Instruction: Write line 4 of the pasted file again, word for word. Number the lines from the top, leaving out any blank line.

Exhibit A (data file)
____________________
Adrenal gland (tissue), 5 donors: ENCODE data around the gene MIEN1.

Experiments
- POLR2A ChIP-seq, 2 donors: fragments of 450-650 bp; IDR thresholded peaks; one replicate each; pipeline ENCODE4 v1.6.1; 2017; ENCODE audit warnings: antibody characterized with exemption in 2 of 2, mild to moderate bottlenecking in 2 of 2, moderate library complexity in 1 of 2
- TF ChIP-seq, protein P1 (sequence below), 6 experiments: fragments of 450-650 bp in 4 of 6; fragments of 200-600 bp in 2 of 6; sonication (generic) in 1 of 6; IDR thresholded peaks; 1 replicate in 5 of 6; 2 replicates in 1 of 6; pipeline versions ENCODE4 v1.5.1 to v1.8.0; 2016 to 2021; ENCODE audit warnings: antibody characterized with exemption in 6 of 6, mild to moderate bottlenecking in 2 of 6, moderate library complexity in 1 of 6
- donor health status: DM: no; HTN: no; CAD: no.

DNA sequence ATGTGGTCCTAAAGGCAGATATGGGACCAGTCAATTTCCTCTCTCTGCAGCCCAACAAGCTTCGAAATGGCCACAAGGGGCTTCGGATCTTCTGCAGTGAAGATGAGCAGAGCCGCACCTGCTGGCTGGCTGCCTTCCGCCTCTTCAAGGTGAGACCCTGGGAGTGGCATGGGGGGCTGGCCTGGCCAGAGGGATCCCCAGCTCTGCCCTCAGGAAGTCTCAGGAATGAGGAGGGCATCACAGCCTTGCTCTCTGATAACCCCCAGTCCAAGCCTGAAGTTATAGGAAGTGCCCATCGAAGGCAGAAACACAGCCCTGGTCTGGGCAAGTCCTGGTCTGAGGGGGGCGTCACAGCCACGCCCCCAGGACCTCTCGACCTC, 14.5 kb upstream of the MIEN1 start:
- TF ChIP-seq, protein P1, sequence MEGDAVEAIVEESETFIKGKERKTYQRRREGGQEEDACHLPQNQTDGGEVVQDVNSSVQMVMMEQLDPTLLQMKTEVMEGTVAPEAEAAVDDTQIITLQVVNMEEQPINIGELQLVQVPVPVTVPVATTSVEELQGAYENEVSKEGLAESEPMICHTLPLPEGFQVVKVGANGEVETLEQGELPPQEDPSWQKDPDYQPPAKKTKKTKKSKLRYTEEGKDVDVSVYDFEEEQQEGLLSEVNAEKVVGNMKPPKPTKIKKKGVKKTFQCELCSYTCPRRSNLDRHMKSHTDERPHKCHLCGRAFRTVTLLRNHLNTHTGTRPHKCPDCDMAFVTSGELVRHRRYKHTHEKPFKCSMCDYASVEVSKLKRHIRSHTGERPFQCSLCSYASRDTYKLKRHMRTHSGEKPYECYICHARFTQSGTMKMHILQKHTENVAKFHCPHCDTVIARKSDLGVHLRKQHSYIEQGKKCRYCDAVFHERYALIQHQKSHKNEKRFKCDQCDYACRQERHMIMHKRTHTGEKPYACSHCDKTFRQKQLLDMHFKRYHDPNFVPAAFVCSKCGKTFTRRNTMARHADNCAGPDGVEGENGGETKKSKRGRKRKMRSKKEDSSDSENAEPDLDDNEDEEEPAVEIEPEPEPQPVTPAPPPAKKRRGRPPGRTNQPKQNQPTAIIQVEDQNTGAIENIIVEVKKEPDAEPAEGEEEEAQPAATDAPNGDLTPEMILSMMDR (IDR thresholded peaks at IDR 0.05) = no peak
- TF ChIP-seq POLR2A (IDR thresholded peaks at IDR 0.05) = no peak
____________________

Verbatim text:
- TF ChIP-seq, protein P1 (sequence below), 6 experiments: fragments of 450-650 bp in 4 of 6; fragments of 200-600 bp in 2 of 6; sonication (generic) in 1 of 6; IDR thresholded peaks; 1 replicate in 5 of 6; 2 replicates in 1 of 6; pipeline versions ENCODE4 v1.5.1 to v1.8.0; 2016 to 2021; ENCODE audit warnings: antibody characterized with exemption in 6 of 6, mild to moderate bottlenecking in 2 of 6, moderate library complexity in 1 of 6